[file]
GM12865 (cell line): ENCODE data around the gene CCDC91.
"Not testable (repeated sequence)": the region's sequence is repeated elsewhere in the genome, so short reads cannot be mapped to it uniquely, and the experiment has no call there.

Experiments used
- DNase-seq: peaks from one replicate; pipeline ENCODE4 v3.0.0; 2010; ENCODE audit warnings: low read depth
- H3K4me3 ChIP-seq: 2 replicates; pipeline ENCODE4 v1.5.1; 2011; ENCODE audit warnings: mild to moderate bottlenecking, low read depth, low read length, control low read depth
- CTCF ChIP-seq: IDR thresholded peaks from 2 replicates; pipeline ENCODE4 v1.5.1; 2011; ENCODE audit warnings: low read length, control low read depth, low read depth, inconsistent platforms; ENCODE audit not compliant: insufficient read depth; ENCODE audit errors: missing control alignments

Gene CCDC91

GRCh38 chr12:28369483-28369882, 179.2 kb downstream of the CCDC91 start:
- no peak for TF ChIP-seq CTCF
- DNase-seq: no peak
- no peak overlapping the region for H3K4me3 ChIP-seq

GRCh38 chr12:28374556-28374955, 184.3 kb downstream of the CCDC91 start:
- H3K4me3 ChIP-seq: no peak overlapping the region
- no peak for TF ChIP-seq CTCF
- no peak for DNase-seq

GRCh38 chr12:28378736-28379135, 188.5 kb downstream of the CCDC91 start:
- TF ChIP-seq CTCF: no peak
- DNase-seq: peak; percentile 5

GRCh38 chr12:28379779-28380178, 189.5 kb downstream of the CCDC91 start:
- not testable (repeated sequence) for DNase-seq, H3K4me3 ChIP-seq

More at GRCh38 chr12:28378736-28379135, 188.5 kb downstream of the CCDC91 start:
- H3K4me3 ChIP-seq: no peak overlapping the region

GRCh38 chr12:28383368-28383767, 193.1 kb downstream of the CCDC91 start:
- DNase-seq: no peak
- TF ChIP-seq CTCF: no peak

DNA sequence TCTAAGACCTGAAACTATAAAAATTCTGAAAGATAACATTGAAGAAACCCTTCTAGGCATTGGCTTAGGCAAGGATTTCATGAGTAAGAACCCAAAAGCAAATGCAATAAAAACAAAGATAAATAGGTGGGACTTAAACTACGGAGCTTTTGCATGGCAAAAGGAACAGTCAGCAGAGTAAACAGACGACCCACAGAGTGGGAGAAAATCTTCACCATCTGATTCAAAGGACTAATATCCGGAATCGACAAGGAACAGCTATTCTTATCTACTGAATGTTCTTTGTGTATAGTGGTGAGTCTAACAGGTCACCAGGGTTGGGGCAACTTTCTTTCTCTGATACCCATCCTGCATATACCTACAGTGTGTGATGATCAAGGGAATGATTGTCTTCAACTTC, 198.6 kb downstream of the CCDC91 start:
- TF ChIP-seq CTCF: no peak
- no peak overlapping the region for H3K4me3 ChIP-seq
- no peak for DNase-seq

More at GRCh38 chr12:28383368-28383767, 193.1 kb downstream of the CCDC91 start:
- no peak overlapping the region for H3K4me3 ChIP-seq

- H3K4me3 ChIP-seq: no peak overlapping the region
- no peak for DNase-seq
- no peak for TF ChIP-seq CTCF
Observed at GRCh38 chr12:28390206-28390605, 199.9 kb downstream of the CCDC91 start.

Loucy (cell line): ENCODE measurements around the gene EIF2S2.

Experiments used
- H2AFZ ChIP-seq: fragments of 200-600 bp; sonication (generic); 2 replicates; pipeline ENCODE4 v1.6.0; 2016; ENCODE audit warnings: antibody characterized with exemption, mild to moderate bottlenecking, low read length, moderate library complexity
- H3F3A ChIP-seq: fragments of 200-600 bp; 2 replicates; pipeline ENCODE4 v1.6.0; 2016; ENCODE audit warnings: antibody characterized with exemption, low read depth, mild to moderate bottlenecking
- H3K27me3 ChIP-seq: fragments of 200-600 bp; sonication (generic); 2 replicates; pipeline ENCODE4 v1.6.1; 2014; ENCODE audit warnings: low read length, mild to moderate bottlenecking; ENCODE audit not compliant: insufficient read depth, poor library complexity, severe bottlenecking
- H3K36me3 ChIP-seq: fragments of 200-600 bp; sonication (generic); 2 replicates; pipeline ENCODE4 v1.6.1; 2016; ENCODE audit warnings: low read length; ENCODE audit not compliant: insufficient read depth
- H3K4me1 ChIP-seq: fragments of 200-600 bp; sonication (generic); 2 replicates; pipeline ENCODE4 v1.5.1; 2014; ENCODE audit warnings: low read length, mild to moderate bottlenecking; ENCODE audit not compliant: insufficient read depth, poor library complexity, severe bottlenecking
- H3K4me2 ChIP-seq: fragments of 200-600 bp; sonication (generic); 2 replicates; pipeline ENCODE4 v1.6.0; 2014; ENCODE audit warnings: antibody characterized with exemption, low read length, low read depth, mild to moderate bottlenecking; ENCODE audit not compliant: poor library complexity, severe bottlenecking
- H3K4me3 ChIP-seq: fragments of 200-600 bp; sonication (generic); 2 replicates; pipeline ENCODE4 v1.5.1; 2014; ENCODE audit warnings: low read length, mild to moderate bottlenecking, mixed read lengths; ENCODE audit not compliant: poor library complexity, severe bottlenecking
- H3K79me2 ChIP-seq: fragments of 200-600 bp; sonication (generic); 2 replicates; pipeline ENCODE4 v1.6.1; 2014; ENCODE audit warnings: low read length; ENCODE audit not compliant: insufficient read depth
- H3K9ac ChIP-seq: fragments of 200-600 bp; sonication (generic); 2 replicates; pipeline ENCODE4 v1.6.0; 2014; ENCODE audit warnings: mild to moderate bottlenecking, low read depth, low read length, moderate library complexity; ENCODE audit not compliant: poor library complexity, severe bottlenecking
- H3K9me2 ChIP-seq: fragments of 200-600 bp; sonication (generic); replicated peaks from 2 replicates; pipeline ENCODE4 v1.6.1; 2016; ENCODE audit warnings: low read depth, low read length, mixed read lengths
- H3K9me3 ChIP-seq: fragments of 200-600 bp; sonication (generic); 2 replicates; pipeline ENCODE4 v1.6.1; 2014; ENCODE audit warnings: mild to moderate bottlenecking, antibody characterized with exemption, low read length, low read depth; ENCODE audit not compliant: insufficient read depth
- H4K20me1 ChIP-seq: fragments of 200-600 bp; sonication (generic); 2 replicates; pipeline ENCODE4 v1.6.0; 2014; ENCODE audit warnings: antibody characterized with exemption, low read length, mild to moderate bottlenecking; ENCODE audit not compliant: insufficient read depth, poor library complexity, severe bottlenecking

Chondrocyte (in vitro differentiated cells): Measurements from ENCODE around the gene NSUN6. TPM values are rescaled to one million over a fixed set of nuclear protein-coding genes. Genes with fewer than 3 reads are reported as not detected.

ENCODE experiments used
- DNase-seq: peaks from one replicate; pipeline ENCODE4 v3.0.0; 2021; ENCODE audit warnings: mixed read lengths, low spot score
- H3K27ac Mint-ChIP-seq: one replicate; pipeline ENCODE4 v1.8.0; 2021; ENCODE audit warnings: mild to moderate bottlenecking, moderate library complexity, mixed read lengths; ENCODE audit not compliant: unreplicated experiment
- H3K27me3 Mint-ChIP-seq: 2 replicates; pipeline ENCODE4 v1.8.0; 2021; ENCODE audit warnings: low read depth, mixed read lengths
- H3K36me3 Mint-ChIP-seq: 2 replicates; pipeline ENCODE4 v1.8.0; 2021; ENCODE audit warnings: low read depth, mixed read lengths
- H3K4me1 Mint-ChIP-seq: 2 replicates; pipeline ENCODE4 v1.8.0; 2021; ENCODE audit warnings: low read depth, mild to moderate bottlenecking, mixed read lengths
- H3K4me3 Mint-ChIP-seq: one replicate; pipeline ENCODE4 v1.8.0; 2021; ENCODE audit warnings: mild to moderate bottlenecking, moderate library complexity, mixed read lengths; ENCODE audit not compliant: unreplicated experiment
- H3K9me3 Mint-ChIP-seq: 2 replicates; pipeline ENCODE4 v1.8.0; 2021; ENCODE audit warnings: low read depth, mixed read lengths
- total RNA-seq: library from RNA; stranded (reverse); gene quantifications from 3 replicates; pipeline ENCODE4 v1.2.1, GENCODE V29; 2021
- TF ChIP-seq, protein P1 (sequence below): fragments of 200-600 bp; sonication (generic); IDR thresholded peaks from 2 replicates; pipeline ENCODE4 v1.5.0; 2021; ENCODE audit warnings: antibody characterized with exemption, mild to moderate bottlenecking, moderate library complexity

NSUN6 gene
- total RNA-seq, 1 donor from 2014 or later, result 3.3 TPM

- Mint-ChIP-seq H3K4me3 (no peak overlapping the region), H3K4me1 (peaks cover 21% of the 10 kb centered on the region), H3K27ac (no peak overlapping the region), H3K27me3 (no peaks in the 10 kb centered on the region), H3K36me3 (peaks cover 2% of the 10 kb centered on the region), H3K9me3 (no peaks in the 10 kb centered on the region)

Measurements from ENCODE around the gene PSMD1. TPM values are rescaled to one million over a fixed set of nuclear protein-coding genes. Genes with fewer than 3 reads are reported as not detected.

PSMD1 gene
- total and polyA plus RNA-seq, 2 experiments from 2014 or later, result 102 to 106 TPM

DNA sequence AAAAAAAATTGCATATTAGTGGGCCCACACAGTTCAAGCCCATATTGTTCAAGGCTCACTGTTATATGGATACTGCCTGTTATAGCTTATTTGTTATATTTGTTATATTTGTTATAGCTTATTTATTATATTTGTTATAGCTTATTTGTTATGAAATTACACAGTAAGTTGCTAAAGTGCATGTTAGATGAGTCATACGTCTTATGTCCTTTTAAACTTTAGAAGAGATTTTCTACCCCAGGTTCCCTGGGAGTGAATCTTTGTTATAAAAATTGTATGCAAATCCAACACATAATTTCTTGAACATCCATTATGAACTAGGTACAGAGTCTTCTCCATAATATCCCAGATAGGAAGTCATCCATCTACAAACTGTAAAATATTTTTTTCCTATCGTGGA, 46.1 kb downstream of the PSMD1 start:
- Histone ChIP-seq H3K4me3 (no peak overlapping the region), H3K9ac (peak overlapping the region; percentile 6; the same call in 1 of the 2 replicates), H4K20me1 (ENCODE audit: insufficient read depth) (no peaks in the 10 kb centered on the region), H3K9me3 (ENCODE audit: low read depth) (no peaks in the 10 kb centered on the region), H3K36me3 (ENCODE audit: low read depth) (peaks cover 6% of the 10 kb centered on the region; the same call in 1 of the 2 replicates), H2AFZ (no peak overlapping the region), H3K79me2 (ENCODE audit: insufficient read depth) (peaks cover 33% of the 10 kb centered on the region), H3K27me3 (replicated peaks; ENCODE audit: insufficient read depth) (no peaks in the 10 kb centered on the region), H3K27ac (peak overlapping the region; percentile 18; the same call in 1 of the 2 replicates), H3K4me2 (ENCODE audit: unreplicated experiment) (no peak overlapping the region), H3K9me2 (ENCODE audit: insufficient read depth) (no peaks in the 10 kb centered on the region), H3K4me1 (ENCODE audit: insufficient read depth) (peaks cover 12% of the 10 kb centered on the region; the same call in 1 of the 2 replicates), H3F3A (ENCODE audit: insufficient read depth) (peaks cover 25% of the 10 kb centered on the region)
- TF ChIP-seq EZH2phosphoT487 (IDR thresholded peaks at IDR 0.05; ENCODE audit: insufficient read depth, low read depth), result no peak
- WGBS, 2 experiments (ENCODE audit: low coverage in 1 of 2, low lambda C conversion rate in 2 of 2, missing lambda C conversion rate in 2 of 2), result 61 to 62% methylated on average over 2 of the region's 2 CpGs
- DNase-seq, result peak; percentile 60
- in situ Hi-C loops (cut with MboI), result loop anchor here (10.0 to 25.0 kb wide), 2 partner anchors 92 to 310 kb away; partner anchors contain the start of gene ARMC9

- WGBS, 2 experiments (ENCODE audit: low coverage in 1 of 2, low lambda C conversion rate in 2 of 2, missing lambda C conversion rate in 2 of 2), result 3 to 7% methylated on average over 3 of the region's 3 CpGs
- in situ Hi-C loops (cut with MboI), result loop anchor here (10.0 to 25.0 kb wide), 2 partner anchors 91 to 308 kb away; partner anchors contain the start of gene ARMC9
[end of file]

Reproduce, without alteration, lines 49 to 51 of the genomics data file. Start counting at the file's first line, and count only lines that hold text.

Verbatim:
- H4K20me1 ChIP-seq: fragments of 200-600 bp; sonication (generic); 2 replicates; pipeline ENCODE4 v1.6.0; 2014; ENCODE audit warnings: antibody characterized with exemption, low read length, mild to moderate bottlenecking; ENCODE audit not compliant: insufficient read depth, poor library complexity, severe bottlenecking

Chondrocyte (in vitro differentiated cells): Measurements from ENCODE around the gene NSUN6. TPM values are rescaled to one million over a fixed set of nuclear protein-coding genes. Genes with fewer than 3 reads are reported as not detected.

ENCODE experiments used